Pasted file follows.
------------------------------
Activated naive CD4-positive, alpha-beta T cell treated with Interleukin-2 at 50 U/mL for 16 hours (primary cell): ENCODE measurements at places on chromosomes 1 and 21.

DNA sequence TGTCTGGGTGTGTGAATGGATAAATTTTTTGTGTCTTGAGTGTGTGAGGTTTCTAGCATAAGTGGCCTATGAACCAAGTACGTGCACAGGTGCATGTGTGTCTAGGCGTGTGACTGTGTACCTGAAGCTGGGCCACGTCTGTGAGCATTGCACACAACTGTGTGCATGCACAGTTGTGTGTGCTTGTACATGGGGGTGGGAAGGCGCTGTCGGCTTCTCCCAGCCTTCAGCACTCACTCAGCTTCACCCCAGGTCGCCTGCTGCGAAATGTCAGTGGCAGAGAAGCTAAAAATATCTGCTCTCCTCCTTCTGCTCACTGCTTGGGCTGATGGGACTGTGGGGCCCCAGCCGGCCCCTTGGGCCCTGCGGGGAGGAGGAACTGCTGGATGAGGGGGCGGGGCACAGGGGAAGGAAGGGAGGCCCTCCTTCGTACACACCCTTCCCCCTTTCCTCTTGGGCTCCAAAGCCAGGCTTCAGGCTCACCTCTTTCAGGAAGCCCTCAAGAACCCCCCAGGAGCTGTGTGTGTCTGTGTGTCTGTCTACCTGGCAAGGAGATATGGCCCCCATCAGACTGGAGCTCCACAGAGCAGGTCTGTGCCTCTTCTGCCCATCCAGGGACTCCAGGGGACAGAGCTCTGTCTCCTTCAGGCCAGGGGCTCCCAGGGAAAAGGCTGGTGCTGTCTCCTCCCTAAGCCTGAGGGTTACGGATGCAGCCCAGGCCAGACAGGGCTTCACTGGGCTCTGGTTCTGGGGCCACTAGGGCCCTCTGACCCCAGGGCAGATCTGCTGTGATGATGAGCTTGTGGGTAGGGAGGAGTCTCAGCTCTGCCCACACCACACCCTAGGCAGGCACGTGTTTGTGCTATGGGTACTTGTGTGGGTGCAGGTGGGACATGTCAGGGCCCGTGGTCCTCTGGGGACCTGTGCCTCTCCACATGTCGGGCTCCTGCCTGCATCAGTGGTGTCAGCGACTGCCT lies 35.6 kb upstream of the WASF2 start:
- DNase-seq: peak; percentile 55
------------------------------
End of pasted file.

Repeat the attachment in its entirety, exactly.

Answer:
Activated naive CD4-positive, alpha-beta T cell treated with Interleukin-2 at 50 U/mL for 16 hours (primary cell): ENCODE measurements at places on chromosomes 1 and 21.

DNA sequence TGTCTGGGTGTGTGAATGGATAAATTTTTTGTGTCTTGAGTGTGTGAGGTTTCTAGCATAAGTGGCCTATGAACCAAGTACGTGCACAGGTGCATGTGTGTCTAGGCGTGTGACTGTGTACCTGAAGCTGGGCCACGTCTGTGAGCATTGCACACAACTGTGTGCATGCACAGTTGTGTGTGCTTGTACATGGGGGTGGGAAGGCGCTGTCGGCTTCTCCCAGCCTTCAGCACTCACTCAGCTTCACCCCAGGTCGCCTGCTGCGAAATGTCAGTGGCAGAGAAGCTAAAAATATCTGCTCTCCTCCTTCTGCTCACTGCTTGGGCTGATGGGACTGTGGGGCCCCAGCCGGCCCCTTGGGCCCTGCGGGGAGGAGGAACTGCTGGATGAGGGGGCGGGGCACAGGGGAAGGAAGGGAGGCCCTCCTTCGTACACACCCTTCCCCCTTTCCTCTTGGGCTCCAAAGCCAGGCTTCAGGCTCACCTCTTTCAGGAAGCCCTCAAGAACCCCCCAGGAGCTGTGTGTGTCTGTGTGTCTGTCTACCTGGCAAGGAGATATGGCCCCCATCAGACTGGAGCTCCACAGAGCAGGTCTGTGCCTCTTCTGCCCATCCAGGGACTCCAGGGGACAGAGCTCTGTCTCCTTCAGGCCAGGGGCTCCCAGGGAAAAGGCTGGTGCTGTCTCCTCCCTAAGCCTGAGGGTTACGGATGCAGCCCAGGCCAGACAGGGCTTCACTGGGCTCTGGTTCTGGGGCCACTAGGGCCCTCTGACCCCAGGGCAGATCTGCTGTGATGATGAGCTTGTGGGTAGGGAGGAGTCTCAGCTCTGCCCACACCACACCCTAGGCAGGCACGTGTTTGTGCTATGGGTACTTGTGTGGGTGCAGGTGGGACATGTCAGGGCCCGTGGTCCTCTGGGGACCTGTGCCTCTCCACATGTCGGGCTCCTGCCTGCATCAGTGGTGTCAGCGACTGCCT lies 35.6 kb upstream of the WASF2 start:
- DNase-seq: peak; percentile 55